'Historic' CAP reform praised by Beckett
By Robert Uhlig, Farming Correspondent in Luxembourg
European agriculture ministers yesterday agreed sweeping reforms to the #31 billion Common Agriculture Policy, guaranteeing farmers subsidies until at least 2013 - even if they do not produce food - in return for better food quality and greater environmental care.
After three weeks of tortuous negotiations, agriculture ministers emerged with an "historic" accord that changes 45 years of European agricultural and trade policy.
Instead of a single policy applied across Europe the reforms set minimum requirements for member states to "decouple" the link between farmers' subsidies and the quantity of crops they grow or livestock they keep.
Margaret Beckett, the Agriculture Secretary, a leading proponent of the reforms - drawn up by Franz Fischler, the Agriculture Commissioner, and fiercely resisted by France and Mediterranean countries - said she would decouple all English farmers' subsidies from next January.
Provided they kept their land in "agricultural order", which in some cases would involve little more than trimming the grass and tending hedges, English farmers would be paid a fixed, "single farm payment" no matter how little food they produced.
Welsh and Scottish farmers are likely to follow suit, except in remote areas such as the Highlands and Islands.
Those that produce food will have to meet 18 "cross-compliance" requirements on environmental, animal welfare and food quality standards to receive their payment. Announcing the agreement to the Commons, Mrs Beckett said: "It is hard to overstate the importance of this morning's agreement in transforming the core elements of the CAP and laying down a new direction for its future evolution."
She said breaking the link between farm subsidies and production would "reconnect farmers to their markets" and enable them to "produce for the market, not the subsidy".
Speaking in Luxembourg, Mr Fischler said the reforms would allow Europe to comply with World Trade Organisation demands to end trade-distorting subsidies and reduce wasteful over-production.
For Jacques Chirac, the French president, the agreement was a humiliating defeat after he brought the talks to a standstill before the EU leaders' summit last week by refusing to allow his agriculture minister, Herve Gaymard, to make any concessions.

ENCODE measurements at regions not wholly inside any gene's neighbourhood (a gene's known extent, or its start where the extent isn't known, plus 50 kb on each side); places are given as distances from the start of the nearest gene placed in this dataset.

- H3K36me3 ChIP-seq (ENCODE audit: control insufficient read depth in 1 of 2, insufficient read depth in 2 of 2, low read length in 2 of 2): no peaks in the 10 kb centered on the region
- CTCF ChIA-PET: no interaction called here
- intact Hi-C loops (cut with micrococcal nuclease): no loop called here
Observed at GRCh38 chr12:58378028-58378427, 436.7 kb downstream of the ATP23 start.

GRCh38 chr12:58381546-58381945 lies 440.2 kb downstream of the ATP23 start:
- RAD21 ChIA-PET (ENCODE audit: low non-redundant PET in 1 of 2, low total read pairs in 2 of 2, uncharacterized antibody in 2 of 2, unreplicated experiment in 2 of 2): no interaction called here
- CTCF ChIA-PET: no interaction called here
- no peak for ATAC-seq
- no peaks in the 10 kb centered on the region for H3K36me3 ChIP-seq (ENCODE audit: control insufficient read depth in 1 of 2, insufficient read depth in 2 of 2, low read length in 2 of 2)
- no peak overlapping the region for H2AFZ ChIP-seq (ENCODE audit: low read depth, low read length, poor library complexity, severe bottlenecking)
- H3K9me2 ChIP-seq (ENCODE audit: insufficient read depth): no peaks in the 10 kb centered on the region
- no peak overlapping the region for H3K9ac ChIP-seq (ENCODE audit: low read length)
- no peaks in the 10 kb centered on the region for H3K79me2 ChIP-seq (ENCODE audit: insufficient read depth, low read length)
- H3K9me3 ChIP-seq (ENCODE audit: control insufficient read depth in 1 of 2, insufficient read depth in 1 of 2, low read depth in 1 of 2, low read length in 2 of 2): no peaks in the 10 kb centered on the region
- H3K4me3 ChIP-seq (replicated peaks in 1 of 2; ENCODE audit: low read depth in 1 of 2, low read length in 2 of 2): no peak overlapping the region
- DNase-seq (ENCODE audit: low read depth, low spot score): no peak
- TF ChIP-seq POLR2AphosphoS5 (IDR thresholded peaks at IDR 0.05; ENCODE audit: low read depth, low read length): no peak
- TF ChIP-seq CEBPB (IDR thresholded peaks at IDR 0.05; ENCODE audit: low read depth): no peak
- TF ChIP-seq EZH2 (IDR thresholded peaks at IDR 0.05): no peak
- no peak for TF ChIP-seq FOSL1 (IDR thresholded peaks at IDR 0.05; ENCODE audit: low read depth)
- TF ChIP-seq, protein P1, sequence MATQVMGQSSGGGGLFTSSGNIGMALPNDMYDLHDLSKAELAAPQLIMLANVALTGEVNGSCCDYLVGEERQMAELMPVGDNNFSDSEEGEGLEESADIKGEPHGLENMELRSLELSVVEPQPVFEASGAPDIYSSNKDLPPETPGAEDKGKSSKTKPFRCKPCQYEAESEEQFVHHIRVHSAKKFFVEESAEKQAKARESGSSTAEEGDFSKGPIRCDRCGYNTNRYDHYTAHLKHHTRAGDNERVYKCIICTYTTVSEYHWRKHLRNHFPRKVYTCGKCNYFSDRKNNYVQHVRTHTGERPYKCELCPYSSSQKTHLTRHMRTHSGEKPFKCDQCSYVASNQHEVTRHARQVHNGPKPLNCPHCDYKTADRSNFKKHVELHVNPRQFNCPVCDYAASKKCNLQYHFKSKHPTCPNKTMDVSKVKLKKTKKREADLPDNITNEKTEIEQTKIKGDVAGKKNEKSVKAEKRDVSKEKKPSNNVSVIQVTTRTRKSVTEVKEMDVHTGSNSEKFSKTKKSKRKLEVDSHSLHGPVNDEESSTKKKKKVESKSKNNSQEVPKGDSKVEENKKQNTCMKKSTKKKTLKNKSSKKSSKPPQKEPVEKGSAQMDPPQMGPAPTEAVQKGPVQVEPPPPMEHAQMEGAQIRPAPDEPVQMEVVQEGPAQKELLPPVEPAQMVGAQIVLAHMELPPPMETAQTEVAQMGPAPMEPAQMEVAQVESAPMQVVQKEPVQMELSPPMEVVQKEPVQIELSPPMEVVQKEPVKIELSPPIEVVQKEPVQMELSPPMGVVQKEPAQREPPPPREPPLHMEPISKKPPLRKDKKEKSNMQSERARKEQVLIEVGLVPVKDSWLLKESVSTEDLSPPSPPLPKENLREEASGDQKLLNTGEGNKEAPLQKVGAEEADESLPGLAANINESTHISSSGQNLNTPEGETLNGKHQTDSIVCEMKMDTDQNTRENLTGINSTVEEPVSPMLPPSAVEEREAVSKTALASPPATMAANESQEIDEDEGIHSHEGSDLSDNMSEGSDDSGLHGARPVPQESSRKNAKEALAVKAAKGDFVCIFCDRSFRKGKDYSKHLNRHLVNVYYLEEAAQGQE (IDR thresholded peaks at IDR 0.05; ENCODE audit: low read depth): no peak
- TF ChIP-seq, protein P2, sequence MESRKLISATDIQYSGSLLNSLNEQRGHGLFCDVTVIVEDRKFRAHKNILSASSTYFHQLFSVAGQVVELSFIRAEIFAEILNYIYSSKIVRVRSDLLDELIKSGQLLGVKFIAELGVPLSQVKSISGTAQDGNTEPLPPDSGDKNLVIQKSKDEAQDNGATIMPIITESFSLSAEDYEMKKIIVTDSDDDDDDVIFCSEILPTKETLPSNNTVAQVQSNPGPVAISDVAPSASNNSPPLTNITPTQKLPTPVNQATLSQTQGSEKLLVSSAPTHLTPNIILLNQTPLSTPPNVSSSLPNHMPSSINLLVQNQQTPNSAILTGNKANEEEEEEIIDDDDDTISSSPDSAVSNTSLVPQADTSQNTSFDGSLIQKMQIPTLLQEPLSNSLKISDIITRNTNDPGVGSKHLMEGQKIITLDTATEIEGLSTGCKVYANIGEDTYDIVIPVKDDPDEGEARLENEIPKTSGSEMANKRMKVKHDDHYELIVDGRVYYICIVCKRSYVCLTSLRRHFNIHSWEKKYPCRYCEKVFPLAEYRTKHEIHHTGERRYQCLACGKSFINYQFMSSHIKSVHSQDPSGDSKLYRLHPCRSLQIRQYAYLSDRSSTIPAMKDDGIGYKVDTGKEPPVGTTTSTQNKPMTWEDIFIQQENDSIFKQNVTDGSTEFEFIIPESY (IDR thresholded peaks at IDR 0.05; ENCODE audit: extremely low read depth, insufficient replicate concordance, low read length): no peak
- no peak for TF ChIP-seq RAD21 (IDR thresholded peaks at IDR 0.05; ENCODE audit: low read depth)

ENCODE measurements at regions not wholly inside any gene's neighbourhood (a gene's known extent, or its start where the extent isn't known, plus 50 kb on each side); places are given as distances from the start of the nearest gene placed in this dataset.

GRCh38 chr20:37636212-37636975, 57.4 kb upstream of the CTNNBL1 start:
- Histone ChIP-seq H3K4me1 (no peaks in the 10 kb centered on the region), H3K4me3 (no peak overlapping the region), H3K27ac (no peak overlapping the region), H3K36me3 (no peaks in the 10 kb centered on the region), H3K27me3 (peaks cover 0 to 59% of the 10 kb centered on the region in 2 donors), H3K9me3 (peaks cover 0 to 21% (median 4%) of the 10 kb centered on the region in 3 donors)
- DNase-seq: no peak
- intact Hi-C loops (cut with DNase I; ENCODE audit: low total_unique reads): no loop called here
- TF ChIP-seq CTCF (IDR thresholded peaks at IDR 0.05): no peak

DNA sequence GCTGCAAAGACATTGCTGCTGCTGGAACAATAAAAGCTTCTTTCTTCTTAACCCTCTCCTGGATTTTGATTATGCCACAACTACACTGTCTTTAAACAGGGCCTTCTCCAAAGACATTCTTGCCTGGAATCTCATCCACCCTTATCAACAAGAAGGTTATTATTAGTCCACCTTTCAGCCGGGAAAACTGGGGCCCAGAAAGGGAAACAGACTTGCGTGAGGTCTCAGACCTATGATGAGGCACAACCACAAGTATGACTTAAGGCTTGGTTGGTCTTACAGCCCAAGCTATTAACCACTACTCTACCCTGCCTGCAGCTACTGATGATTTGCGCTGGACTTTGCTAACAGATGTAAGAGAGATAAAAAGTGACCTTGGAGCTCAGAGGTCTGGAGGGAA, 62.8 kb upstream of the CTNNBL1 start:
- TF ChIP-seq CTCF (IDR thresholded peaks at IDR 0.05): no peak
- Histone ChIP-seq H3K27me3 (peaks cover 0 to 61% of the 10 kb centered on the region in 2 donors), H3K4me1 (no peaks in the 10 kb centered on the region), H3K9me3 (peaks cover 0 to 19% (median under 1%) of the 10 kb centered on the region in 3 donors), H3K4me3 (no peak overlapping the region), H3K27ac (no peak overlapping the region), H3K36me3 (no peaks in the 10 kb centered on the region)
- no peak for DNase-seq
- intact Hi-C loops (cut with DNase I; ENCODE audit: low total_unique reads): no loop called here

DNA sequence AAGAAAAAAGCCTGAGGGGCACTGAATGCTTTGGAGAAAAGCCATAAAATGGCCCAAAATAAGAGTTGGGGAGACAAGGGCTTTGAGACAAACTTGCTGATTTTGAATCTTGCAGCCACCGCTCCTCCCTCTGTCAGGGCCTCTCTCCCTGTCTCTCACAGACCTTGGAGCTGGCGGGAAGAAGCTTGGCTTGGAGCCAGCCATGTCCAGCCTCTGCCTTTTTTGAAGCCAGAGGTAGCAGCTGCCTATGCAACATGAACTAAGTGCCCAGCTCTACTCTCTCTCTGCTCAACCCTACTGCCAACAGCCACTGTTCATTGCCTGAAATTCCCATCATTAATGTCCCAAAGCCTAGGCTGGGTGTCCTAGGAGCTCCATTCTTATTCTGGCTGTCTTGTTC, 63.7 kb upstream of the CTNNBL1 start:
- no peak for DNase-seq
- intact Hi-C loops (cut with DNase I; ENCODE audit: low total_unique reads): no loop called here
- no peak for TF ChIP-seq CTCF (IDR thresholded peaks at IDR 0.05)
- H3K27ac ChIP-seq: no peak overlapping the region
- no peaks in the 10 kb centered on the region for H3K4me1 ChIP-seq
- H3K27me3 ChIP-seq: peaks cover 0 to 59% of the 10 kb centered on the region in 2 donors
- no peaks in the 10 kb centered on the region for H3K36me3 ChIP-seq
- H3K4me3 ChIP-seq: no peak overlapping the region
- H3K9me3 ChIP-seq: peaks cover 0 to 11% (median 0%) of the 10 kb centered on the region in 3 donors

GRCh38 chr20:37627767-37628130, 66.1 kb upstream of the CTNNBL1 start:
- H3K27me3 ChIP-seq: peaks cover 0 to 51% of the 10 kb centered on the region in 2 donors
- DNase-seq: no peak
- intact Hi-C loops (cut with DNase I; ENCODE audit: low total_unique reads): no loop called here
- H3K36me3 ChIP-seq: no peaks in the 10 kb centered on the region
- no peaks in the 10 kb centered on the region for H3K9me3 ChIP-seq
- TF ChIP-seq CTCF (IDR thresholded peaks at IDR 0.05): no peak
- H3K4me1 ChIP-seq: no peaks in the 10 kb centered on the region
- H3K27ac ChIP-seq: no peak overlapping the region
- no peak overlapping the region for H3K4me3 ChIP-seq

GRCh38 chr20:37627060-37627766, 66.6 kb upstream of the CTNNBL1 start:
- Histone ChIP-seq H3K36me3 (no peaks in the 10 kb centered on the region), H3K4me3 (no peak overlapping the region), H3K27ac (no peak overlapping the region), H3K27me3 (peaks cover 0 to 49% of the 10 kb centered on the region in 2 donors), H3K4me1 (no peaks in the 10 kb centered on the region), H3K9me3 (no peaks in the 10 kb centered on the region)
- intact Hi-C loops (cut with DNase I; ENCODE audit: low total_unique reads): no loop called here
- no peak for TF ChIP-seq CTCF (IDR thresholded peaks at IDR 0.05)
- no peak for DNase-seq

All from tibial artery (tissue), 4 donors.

Yesterday, looking increasingly isolated, M Gaymard signed up to the agreement, which is bitterly resented by French farmers, the largest beneficiaries of CAP payments.
Nevertheless, M Gaymard said: "Taking account of the diversity of the interests at stake, taking account of the harshness of the Commission's initial proposals . . . I think very honestly that this compromise can legitimately give us satisfaction."
To win the backing of all EU states, a compromise was agreed allowing countries or regions to retain a quarter of cereal production subsidies and gives them a choice of various degrees of production subsidy for cattle and sheep.
In a sop to France, Mr Fischler abandoned cuts in minimum cereals prices that Brussels guarantees to farmers, and he allowed countries to delay decoupling until 2007.
To reduce the threat of farmers deserting uneconomic land by taking their entitlement to a single farm payment to agriculturally richer holdings, the Commission introduced compromise measures, including allowing individual nations to redirect up to 10 per cent of CAP payments into a "national envelope" to encourage farming in less favoured areas.
Farmers will also be subject to progressive cuts - modulation - in their payments, from three per cent in 2005 to five per cent in 2007, to pay for rural development schemes.
British farmers will be modulated at a higher rate in accordance with the Government's sustainable farming and food strategy, designed to revitalise the countryside after foot and mouth.
The RSPB described the reforms as "a monumental change that would provide a real benefit to farm wildlife".
Sir Ben Gill, president of the National Farmers' Union, welcomed the changes but said he had concerns about the trade distorting effects of countries applying different decoupling levels at different times.
The Campaign to Protect Rural England said it was "very good news for the character of the English countryside".
But Oxfam said the deal "completely sidesteps the serious problem of dairy dumping by the EU on poor countries".